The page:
Stewart Hagestad was the only Mid-Am to advance Wednesday (USGA)
The 120th U.S. Amateur at Bandon Dunes had a long and eventful day on Wednesday. Following a playoff that featured 18 players for the final three match-play spots, the Round of 64 was cut in half by day's end.
Here are the highlights from the first day of match play:
Ride the Wave
Pepperdine has quite the representation at Bandon Dunes. Sending seven to the event, three Waves advanced to match play. Clay Feagler won his match 4&3 over Eddy Lai, William Mouw continued his solid summer with a 3&2 win over Jordan Batchelor. The lone loss for the Waves on the day came at the hands of Notre Dame’s Davis Lamb who beat Joey Vrzich 2&1. Pepperdine was among three schools that had seven representatives at Bandon (Oklahoma State & Texas Tech).
With match play comes plenty of upsets. Most notably today was 62-seed Cameron Sisk defeating 3-seed Ben Shipp 5&4. Shipp, an NC State senior, led just once on the opening hole of the match. Sisk, a rising junior at Arizona State, took control of the match on the second hole and never looked back. Taking a 2 up advantage at the turn, Sisk won holes Nos. 12, 13, and 14 to ice the match.
Other notable upsets include 61-seed Sam Harned 4&3 over 4-seed Travis McInroe; (59) Noah Norton 3&2 over (6) David Ford; (48) Spencer Tibbetts 2&1 (17) Michael Brennan; (41) Tyler Strafaci 4&2 over (24) Kelly Chinn.
Five mid-amateurs made it to Wednesday’s Round of 64. Derek Busby, Stewart Hagestad, Scott Harvey, Kevin O’Connell, and Andres Schonbaum tested their games against the young-bloods at the Dunes course.
Hagestad will be on his own the rest of the way as the lone mid-am. After defeating Argentinian Abel Gallegos 1 up, Hagestad will face Spencer Tibbetts at 7:10 am PST as he continues to compete in his 20th USGA championship.
“I wasn't as nervous as I was in years past," Hagestad said. "It's not in any way to say that I didn't care, but I was a little bit more comfortable with the position. Obviously, you hope you win, but if you play great and get beat, that's easier to take. I knew that I was playing some solid golf, and if I continued to execute, hopefully, we could make it close.”
Hagestad has every right to be comfortable. Out of the 20 USGA championships he has competed in over the years, this is his 10th U.S. Amateur.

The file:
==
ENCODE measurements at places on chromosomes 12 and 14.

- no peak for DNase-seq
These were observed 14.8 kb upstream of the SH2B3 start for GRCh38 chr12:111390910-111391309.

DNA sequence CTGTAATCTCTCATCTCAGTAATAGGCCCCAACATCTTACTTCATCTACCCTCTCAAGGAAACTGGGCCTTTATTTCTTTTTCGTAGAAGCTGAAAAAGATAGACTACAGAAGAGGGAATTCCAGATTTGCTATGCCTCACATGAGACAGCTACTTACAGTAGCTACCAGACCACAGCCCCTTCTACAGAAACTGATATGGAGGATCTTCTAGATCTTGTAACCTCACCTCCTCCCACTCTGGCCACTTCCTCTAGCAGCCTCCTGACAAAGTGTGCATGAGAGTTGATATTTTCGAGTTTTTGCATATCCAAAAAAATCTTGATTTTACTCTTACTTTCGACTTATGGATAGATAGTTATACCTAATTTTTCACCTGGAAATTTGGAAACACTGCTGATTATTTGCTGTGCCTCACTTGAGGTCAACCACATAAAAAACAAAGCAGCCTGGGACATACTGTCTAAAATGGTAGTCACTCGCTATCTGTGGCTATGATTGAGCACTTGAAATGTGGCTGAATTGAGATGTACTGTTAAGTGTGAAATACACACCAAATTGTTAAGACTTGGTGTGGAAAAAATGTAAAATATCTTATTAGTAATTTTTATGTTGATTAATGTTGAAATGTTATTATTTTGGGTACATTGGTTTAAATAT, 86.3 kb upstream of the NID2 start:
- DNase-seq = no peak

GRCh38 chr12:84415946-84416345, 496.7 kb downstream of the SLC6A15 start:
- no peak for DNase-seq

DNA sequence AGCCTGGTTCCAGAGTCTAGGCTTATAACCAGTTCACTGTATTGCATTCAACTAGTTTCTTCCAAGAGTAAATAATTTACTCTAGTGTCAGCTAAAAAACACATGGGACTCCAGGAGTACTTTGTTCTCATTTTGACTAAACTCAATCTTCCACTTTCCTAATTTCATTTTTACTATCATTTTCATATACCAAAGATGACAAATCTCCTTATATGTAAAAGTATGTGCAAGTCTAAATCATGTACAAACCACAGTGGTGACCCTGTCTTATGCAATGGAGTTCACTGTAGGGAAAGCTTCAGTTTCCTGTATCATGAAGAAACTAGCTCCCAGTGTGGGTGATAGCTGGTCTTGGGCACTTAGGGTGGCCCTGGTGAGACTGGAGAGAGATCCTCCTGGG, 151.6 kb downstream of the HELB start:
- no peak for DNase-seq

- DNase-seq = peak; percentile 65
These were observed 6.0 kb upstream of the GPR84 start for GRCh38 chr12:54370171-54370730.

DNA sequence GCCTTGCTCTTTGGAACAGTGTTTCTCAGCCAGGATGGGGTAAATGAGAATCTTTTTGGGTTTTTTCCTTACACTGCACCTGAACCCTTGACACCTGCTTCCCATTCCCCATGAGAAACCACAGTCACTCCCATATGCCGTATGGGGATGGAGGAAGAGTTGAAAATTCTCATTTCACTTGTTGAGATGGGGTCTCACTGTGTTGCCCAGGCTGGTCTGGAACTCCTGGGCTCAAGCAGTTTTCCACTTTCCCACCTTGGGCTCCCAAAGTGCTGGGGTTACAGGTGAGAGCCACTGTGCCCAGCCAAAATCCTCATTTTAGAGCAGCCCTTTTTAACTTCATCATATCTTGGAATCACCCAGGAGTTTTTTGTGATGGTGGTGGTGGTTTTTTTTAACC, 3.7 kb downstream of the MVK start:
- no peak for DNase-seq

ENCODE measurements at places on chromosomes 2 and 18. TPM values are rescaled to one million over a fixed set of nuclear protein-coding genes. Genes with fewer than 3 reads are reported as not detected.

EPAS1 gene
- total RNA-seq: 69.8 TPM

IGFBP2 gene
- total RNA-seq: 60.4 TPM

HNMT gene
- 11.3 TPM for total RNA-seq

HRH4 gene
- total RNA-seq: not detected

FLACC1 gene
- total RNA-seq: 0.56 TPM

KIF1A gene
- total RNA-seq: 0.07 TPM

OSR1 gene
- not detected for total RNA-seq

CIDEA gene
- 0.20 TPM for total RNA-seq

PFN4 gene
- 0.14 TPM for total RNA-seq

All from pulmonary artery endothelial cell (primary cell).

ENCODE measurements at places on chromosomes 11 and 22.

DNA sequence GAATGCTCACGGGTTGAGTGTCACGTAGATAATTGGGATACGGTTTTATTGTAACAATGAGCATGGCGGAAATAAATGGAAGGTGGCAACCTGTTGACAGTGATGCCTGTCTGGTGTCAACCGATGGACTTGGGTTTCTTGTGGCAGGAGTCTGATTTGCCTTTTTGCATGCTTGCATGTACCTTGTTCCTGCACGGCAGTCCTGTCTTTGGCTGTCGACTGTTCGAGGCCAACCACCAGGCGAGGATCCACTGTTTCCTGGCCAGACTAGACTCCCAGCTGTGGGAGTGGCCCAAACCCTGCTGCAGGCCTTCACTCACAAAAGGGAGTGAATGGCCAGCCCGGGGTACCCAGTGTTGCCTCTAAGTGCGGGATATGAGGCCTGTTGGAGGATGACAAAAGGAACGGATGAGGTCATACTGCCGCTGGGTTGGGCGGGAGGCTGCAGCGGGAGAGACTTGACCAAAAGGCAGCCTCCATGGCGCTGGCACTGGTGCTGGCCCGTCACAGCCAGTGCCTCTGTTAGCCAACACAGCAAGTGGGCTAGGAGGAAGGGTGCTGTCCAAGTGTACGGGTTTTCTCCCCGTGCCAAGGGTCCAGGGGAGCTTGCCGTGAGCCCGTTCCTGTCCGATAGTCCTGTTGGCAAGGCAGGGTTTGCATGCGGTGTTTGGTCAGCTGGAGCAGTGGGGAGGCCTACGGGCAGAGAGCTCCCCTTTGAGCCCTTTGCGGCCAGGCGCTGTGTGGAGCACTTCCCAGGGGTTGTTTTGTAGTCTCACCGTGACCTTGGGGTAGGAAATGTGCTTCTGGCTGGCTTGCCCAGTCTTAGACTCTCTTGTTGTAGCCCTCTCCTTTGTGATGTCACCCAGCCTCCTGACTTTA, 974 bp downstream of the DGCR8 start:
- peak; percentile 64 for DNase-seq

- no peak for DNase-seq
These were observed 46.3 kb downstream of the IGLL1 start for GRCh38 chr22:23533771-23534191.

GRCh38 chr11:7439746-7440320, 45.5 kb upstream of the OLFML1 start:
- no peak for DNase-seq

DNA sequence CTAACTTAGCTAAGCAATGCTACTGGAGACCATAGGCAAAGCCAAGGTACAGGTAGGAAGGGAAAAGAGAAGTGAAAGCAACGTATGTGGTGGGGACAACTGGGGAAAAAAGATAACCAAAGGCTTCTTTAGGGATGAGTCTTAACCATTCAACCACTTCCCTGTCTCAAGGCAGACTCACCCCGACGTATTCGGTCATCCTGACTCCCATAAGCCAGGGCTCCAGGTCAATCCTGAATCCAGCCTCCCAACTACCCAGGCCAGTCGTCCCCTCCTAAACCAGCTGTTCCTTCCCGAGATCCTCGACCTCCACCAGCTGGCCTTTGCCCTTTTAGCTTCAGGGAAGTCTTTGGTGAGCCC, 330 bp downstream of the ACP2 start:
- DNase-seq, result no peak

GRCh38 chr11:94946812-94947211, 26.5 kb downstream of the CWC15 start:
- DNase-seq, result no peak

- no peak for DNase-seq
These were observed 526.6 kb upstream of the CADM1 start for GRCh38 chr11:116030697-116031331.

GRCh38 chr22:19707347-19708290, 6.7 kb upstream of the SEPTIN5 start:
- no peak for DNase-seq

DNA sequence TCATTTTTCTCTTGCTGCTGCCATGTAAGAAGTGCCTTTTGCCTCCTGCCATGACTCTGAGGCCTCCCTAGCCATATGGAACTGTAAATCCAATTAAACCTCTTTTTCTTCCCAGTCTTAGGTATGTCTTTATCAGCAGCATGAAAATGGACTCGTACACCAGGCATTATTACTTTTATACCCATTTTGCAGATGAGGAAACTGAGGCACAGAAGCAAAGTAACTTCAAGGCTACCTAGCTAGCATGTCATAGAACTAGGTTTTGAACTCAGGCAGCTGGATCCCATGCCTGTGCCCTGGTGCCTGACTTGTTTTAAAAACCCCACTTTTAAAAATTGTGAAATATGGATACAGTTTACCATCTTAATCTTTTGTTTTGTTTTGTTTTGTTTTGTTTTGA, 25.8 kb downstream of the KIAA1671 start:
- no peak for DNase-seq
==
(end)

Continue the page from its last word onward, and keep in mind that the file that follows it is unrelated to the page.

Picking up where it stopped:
Oklahoma State head coach Alan Bratton continues to carry the load for his Cowboys in the U.S. Amateur. In 2010 at Chambers Bay he toted the bag for Peter Uihlein as Uihlein brought the program’s fourth U.S. Amateur title back to Stillwater, Oklahoma. Doing the same for Viktor Hovland in 2018, Bratton began the week looping for OSU senior Austin Eckroat. Missing the cut for match play, Bratton began bagging for alternate Aman Gupta.
Gupta got into the field when Florida’s Ricky Castillo withdrew citing an injury. Taking advantage of the opportunity, Gupta fired a 6-under 137 to secure a T-5 finish and a spot in match play. As the 5-seed, Gupta took on 60-seed Van Holmgren, advancing 3&2 into the Round of 32.
The risk/reward 16th played a pivotal role in multiple matches Wednesday. The driveable par-4 lays down-wind with the pacific lining the right side and pot bunkers guarding the front.
Jonathan Yuan took a 2 up lead on the 16th, putting his tee-shot to 15-feet for a two-putt birdie before icing the match on the 17th for a 3&1 win over Davis Thompson.
Texas A&M's Sam Bennett clinched his spot in the Round of 32 after getting up-and-down from a pot bunker for a match-ending birdie against Andy Lopez.
The 16th left former 1992 U.S. Amateur champion Justin Leonard enamored as he called it "the star of the show" on NBC's coverage.
Surely as the field crunches down, the 16th will be able to steal more of the spotlight.
No. 1 seeds have not had the best record at the U.S. Amateur since 1992. 14 medalists have had a first-round exit with only two players able to sweep both halves of the event. Alabama’s Wilson Furr was able to survive the Round of 64 with a 6&4 victory over China’s Aaron Du.
“This is the most exciting thing that’s happened to me in my golf career," Du said after making the field of 64.
Du snuck into the match-play portion by the skin of his teeth, sinking a 10-footer for birdie on No. 11 for the third and final spot, making for a long day for the Cal Golden Bear.
Furr and the remaining 31 other players will look to continue their quest for the Havemeyer Trophy Thursday as the field will be trimmed from 32 to eight.
Television coverage of the event begins at 6:00 pm EST on NBC's free streaming service Peacock before flipping over to Golf Channel at 7:00 pm EST to close out Thursday's festivities.
ABOUT THE U.S. Amateur
The U.S. Amateur, the oldest USGA
championship, was first played in 1895 at
Newport Golf Club in Rhode Island. The
which has no age restriction, is open to
with a Handicap Index of 2.4 or lower. It is
of 14 national championships conducted
annually by the USGA, 10 of which are
for amateurs. It is the pre-eminent
competition in the world.
Applications are typically placed online in the spring
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